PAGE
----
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"Wavescan" is a weekly program for long distance radio hobbyists produced by Dr. Adrian M. Peterson, Coordinator of International Relations for Adventist World Radio. AWR carries the program over many of its stations (including shortwave). Adrian Peterson is a highly regarded DXer and radio historian, and often includes features on radio history in his program. We are reproducing those features below, with Dr. Peterson's permission and assistance.

Wavescan, November 4, 2012

The Story of Radio Free Asia - Part 2: The Shadowy Radio of Free Asia

On a previous occasion, we presented the story of the first radio organization known as Radio Free Asia, which was on the air from shortwave transmitters at three different locations: RCA Bolinas in California, DZI in the Philippines, and KUJ on the island of Guam. This original Radio Free Asia was on the air for around 1-1/2 years during the early 1950s.

Originally, we made the statement that there have been a total of three different radio organizations on the air over the years under the same slogan, Radio Free Asia. However, if you accept a slight variation of the name, Radio of Free Asia, instead of just Radio Free Asia, then there were actually four radio organizations on the air under the same, or similar slogan.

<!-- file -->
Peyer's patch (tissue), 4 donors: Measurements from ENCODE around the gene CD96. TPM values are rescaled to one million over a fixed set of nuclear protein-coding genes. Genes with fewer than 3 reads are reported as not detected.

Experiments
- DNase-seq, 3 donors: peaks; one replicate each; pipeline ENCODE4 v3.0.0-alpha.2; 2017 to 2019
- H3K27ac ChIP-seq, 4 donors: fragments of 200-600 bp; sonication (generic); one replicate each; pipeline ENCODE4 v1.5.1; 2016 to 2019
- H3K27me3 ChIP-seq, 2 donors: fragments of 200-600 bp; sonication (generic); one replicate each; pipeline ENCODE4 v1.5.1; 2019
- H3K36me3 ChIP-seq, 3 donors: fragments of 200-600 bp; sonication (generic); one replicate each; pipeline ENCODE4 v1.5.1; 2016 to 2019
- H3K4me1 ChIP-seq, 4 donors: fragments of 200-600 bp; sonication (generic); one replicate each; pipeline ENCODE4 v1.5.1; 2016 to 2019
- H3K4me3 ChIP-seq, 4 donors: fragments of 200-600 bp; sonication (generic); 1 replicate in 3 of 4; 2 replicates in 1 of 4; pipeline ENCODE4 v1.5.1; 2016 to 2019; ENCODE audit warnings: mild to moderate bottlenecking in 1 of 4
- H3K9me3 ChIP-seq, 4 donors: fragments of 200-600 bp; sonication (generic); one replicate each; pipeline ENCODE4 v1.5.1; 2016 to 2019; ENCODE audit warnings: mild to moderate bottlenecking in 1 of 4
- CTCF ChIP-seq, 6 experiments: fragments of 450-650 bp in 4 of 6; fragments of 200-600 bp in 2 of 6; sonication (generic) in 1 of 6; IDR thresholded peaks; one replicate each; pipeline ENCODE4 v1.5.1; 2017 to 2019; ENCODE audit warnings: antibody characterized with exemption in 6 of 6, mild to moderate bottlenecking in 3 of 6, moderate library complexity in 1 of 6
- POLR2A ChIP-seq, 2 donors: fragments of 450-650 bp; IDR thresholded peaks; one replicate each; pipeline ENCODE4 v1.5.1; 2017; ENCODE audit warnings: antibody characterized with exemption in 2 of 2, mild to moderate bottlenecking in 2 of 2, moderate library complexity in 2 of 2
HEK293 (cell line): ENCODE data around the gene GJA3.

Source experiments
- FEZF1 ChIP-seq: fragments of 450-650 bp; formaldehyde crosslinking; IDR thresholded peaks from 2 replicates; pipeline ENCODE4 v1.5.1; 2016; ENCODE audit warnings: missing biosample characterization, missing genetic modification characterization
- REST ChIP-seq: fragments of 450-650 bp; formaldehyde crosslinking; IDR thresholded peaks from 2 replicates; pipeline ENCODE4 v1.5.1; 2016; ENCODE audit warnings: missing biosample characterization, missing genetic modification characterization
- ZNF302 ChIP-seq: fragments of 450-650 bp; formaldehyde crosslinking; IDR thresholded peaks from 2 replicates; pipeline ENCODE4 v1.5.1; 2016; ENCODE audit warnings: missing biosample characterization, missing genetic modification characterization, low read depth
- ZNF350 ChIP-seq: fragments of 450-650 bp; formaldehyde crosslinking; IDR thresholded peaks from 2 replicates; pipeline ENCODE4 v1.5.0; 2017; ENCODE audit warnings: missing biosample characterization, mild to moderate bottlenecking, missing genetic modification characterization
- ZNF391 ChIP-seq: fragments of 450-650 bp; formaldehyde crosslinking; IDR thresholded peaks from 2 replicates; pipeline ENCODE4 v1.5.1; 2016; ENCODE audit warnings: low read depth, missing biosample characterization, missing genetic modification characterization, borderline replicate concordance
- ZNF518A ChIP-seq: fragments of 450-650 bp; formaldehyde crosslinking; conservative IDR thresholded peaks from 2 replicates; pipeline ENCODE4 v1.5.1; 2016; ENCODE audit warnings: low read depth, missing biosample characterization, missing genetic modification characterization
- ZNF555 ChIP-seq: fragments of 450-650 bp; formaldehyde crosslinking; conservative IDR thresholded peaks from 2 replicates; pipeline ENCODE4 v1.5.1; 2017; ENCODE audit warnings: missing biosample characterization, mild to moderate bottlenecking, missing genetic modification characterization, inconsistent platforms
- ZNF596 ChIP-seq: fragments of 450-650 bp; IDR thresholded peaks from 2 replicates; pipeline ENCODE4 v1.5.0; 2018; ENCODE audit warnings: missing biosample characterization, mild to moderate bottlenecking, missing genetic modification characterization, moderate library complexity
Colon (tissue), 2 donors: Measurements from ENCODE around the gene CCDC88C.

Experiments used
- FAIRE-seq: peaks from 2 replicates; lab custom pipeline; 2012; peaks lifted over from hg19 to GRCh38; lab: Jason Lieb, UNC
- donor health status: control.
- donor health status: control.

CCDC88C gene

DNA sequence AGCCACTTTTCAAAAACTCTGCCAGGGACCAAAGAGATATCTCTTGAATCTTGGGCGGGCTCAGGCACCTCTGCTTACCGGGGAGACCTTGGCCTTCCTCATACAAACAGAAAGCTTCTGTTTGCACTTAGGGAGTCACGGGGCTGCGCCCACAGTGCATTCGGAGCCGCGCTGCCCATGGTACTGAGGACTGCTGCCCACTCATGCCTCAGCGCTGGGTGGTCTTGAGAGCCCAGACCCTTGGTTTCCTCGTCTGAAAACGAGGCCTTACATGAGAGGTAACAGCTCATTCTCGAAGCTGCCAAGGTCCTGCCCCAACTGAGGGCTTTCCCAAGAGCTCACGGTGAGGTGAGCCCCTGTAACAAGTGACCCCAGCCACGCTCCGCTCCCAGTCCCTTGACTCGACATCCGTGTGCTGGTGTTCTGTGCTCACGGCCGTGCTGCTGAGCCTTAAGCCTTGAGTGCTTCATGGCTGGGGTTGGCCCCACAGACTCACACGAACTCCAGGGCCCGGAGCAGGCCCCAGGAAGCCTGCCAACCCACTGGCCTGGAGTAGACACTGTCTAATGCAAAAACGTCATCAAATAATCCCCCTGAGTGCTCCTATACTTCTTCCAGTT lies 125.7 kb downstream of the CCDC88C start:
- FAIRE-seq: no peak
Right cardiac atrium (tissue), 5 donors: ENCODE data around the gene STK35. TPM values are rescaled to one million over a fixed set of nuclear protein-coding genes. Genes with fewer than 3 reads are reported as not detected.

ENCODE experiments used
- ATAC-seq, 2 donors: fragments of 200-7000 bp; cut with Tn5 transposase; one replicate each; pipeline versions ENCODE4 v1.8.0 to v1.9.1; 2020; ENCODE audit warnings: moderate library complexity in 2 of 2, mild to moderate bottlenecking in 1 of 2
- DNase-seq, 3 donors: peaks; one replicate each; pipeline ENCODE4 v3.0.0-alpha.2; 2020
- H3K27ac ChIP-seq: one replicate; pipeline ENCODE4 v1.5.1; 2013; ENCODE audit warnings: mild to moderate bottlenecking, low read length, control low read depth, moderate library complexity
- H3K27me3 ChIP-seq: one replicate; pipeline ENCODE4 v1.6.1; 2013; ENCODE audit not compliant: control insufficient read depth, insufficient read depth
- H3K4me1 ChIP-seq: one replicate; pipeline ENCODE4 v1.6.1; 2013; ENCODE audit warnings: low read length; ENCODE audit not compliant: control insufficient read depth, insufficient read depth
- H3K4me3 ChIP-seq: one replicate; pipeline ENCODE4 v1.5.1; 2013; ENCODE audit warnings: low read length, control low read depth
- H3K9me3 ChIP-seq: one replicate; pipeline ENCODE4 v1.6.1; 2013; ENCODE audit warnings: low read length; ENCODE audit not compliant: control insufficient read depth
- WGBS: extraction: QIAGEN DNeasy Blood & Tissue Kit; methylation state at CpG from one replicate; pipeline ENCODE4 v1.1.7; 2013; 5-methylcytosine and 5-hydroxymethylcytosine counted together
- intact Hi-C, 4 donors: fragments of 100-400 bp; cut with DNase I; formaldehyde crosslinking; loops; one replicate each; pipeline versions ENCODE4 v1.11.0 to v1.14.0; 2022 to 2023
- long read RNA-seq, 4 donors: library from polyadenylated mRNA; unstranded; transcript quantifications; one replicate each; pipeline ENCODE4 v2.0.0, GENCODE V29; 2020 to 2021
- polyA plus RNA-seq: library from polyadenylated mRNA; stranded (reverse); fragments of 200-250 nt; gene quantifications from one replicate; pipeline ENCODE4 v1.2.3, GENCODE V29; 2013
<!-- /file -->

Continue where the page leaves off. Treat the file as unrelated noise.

In our program today, we take a look at the second version of Radio Free Asia, or more correctly, Radio of Free Asia, ROFA. This is what happened.

During the year 1964, a new charitable organization was registered in Washington, DC with the name, Korean Cultural & Freedom Foundation, KCFF. This organization was fostered by a relatively new religious organization based in Korea, and they established their cultural center in Washington, DC, at 1028 Connecticut Avenue.

This new cultural facility was associated with the United Nations, and General Dwight Eisenhower, retired president of the United States was an honorary president of KCFF. A medal was struck by the Franklin Mint in Pennsylvania honoring the occasion.

Former president Harry Truman was another honorary president of KCFF. Other notable supporters of KCFF in its earlier years were the famous crooner Bing Crosby, President Richard Nixon, and the presidential candidate Senator Bob Dole.

Soon after the formation of the Korean Cultural & Freedom Foundation, plans were laid for establishing a radio broadcasting facility for coverage into North Korea, China, and North Vietnam. A production studio was installed in the Foundation's center in Washington, DC, where programs were produced for broadcast into North Korea, and also for broadcast over a large number of local radio stations within the United States.

In addition, a radio production studio was also installed in Seoul, South Korea, and broadcasts into North Korea in the Korean language were inaugurated on August 15, 1966. This new programming, under the title Radio of Free Asia, was broadcast from a 500 kW mediumwave transmitter near Seoul, as well as over the shortwave transmitters that were on the air at the same time with a parallel relay.

Initially, the Korean Broadcasting System in South Korea, KBS, carried the programming free of charge, though subsequently, Radio of Free Asia made some payment to KBS for air time. Over a period of time, programming in two additional Asian languages, Chinese & Vietnamese, was incorporated into the programming from Radio of Free Asia.